Sunday, March 10, 2013
... and to look into those upturned faces almost cost all the composure I could muster.
The Boy Scouts making their entrance Presenting the Colors; the Pledge of Allegiance to the Flag; listening to the national anthem sung by a fine tenor from the East Bay Center for the Performing Arts ... watching the faces as new citizens raised their hands in the Oath of Allegiance to their new country ...
... yet learning just as I was about to climb the steps to the raised platform to deliver the welcoming address -- that the invitation for my doing so had come from the US Immigration Service and Homeland Security Agency. I had been under the impression that this was simply an assignment that fell to me as a member of the Outreach team. I didn't know that my delivering of the keynote address was by a request from the partnering agency as the result of a talk I'd given there some time ago. Perhaps this was best since I may have felt an added pressure and placed unnecessarily higher expectations on myself to perform well. As it happened, attempting to write an appropriate welcoming speech against the background of the news coming out of the Supreme Court on the hearings for whether or not to renew the Voters Rights Act -- the awfulness of Justice Scalia's comments, and the continuing silence of Justice Clarence Thomas -- was stress enough.
The New York Times editorialized in yesterday's edition that the Roberts Court appears to be preparing to "eviscerate the Voters Rights Act." Images of police dogs and fire hoses at the bridge in Selma years ago -- the brutal beatings that left Rep. John Lewis fighting for his life -- the high costs to the nation's honor; against the current practices now in place to discourage voting in some states. Those images freshened and threatened my ability to stand apart long enough to allow the words to come that would allow me to remain truthful to my principles and yet to express the true patriotism that I do feel and can still express in my work.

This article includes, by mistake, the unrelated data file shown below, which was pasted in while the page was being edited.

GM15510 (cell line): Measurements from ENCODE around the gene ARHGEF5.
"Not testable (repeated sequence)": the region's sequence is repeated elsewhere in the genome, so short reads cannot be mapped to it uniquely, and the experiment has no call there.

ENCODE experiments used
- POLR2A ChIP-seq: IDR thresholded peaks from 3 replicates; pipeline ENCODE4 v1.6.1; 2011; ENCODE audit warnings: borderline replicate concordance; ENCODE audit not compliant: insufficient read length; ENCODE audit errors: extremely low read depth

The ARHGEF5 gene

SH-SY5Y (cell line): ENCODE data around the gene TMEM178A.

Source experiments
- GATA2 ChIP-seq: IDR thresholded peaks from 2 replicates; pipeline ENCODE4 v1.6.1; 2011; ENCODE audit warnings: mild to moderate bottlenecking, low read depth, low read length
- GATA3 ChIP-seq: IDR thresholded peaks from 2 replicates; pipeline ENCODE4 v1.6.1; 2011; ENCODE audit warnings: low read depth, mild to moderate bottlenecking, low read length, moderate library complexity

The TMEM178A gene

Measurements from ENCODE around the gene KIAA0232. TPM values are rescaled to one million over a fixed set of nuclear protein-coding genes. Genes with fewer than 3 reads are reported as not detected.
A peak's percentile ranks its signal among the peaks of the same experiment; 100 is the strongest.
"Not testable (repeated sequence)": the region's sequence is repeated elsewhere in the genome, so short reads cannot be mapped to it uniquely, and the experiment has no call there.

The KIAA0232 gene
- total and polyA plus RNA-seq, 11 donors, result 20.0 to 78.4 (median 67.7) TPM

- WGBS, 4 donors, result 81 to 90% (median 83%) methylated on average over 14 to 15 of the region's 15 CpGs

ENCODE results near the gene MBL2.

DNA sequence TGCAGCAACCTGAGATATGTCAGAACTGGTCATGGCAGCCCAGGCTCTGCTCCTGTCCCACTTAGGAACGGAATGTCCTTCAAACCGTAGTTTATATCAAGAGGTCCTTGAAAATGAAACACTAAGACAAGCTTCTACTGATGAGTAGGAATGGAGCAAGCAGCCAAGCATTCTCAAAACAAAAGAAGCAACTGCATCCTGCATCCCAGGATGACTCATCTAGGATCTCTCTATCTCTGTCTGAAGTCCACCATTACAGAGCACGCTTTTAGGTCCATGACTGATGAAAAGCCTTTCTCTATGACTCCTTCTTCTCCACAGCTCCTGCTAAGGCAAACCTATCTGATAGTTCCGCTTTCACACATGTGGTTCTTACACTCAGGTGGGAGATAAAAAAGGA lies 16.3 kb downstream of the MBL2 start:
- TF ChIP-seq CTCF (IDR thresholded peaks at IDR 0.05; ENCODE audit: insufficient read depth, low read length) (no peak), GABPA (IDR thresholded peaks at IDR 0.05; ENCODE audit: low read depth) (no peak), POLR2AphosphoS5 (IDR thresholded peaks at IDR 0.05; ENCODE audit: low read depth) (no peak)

What saved me in the end was that it eventually occurred to me that there was simply no way for me to welcome new citizens into Thomas's or Scalia's United States, but that the nation in which I believed was worthy of their allegiance. So I welcomed them into my imperfect and ever-evolving land of hopeful and worthy Americans who, in complete faith that unseen others are out there leaning in the direction of positive change with us, and that we will ultimately prevail.
These Nationalization Day events are held several times each year at various park sites and are a joint collaboration of the National Park Service and the US Immigration Service and Homeland Security Agency based in San Francisco.
So memorable ... such an honor to have been a part of the fulfillment of the dreams for 75 new Americans, friends, and families.